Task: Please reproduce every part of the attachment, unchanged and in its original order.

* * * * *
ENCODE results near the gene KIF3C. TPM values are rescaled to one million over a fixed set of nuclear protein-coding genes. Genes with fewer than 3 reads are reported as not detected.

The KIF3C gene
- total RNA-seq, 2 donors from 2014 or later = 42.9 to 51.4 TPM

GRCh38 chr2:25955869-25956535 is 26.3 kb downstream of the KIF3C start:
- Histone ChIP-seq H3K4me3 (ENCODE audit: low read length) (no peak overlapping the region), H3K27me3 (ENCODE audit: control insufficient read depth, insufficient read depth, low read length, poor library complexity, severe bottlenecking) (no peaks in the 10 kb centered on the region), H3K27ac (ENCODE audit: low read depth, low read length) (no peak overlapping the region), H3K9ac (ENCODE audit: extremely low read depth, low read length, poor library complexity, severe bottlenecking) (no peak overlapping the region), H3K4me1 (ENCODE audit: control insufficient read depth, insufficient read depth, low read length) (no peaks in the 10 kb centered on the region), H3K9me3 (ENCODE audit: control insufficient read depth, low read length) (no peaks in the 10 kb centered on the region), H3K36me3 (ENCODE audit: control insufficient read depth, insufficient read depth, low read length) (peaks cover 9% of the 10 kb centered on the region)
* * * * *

ENCODE results near the gene KIF3C. TPM values are rescaled to one million over a fixed set of nuclear protein-coding genes. Genes with fewer than 3 reads are reported as not detected.

The KIF3C gene
- total RNA-seq, 2 donors from 2014 or later = 42.9 to 51.4 TPM

GRCh38 chr2:25955869-25956535 is 26.3 kb downstream of the KIF3C start:
- Histone ChIP-seq H3K4me3 (ENCODE audit: low read length) (no peak overlapping the region), H3K27me3 (ENCODE audit: control insufficient read depth, insufficient read depth, low read length, poor library complexity, severe bottlenecking) (no peaks in the 10 kb centered on the region), H3K27ac (ENCODE audit: low read depth, low read length) (no peak overlapping the region), H3K9ac (ENCODE audit: extremely low read depth, low read length, poor library complexity, severe bottlenecking) (no peak overlapping the region), H3K4me1 (ENCODE audit: control insufficient read depth, insufficient read depth, low read length) (no peaks in the 10 kb centered on the region), H3K9me3 (ENCODE audit: control insufficient read depth, low read length) (no peaks in the 10 kb centered on the region), H3K36me3 (ENCODE audit: control insufficient read depth, insufficient read depth, low read length) (peaks cover 9% of the 10 kb centered on the region)